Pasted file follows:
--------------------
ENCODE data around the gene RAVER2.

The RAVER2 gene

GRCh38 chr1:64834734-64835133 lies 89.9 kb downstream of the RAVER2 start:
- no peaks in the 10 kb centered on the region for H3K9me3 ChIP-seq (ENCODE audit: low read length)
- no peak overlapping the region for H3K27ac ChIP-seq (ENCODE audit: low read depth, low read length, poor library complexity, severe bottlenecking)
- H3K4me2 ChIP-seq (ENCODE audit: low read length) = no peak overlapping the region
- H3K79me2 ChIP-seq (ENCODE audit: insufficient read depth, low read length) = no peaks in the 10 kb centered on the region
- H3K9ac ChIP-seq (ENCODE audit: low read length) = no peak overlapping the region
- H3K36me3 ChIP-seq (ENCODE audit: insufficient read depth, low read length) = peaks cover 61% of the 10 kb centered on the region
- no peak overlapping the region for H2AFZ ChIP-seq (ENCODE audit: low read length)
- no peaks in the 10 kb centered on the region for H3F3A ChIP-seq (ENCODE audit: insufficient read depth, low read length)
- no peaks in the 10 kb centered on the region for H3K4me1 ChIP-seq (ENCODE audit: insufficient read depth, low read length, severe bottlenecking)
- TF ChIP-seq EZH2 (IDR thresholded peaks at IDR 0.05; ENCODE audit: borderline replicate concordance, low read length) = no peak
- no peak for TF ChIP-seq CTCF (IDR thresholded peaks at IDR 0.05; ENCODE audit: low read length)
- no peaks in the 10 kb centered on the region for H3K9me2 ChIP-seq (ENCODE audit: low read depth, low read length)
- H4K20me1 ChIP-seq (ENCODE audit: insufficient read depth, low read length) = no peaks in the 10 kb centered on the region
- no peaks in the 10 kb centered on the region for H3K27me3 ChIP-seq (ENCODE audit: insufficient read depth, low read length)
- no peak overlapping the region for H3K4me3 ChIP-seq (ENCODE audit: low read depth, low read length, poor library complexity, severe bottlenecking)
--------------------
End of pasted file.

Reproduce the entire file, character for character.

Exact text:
ENCODE data around the gene RAVER2.

The RAVER2 gene

GRCh38 chr1:64834734-64835133 lies 89.9 kb downstream of the RAVER2 start:
- no peaks in the 10 kb centered on the region for H3K9me3 ChIP-seq (ENCODE audit: low read length)
- no peak overlapping the region for H3K27ac ChIP-seq (ENCODE audit: low read depth, low read length, poor library complexity, severe bottlenecking)
- H3K4me2 ChIP-seq (ENCODE audit: low read length) = no peak overlapping the region
- H3K79me2 ChIP-seq (ENCODE audit: insufficient read depth, low read length) = no peaks in the 10 kb centered on the region
- H3K9ac ChIP-seq (ENCODE audit: low read length) = no peak overlapping the region
- H3K36me3 ChIP-seq (ENCODE audit: insufficient read depth, low read length) = peaks cover 61% of the 10 kb centered on the region
- no peak overlapping the region for H2AFZ ChIP-seq (ENCODE audit: low read length)
- no peaks in the 10 kb centered on the region for H3F3A ChIP-seq (ENCODE audit: insufficient read depth, low read length)
- no peaks in the 10 kb centered on the region for H3K4me1 ChIP-seq (ENCODE audit: insufficient read depth, low read length, severe bottlenecking)
- TF ChIP-seq EZH2 (IDR thresholded peaks at IDR 0.05; ENCODE audit: borderline replicate concordance, low read length) = no peak
- no peak for TF ChIP-seq CTCF (IDR thresholded peaks at IDR 0.05; ENCODE audit: low read length)
- no peaks in the 10 kb centered on the region for H3K9me2 ChIP-seq (ENCODE audit: low read depth, low read length)
- H4K20me1 ChIP-seq (ENCODE audit: insufficient read depth, low read length) = no peaks in the 10 kb centered on the region
- no peaks in the 10 kb centered on the region for H3K27me3 ChIP-seq (ENCODE audit: insufficient read depth, low read length)
- no peak overlapping the region for H3K4me3 ChIP-seq (ENCODE audit: low read depth, low read length, poor library complexity, severe bottlenecking)